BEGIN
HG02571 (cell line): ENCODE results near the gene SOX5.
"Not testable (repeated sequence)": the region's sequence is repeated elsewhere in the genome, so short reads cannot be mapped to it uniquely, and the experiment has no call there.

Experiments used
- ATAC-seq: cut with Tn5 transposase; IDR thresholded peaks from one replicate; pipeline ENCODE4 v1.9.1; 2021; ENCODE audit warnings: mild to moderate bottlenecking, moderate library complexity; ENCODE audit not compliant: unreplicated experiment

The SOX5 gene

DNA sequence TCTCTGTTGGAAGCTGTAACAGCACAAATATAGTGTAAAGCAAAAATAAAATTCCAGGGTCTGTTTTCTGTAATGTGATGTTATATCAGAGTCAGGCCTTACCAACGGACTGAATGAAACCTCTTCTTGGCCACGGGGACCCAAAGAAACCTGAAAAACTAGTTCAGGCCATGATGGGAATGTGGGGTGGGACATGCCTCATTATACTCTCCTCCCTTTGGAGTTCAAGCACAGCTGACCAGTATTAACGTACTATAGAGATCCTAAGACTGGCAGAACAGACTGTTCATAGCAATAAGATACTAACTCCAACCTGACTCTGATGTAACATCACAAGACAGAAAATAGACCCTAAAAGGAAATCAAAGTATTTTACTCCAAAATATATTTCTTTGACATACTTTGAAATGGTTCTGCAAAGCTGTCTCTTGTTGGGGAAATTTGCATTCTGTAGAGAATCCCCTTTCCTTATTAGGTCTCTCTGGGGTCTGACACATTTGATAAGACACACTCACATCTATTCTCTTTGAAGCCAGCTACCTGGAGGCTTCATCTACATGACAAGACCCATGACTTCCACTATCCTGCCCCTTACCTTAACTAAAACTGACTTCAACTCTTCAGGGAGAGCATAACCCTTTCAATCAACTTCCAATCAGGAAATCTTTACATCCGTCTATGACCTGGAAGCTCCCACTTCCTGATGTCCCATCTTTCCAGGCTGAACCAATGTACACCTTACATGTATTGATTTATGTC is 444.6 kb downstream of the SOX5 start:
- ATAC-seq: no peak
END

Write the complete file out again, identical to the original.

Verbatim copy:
HG02571 (cell line): ENCODE results near the gene SOX5.
"Not testable (repeated sequence)": the region's sequence is repeated elsewhere in the genome, so short reads cannot be mapped to it uniquely, and the experiment has no call there.

Experiments used
- ATAC-seq: cut with Tn5 transposase; IDR thresholded peaks from one replicate; pipeline ENCODE4 v1.9.1; 2021; ENCODE audit warnings: mild to moderate bottlenecking, moderate library complexity; ENCODE audit not compliant: unreplicated experiment

The SOX5 gene

DNA sequence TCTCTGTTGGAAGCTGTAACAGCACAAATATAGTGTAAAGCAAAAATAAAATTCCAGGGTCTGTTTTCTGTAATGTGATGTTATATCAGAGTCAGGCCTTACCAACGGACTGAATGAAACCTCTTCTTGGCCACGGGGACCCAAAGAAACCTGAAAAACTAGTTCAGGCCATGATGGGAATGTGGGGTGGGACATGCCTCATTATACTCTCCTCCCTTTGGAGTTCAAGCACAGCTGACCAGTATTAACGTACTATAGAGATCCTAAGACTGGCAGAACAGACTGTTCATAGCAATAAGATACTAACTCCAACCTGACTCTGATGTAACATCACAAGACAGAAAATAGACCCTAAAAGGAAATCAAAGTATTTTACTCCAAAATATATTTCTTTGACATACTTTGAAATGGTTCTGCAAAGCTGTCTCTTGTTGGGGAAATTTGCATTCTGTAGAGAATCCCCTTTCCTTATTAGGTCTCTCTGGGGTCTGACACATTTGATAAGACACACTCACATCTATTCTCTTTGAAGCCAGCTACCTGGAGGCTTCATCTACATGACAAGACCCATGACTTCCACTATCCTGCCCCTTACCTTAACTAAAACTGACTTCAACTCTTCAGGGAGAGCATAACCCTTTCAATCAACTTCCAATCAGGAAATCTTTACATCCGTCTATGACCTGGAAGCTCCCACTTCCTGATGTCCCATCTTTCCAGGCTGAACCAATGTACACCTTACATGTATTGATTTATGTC is 444.6 kb downstream of the SOX5 start:
- ATAC-seq: no peak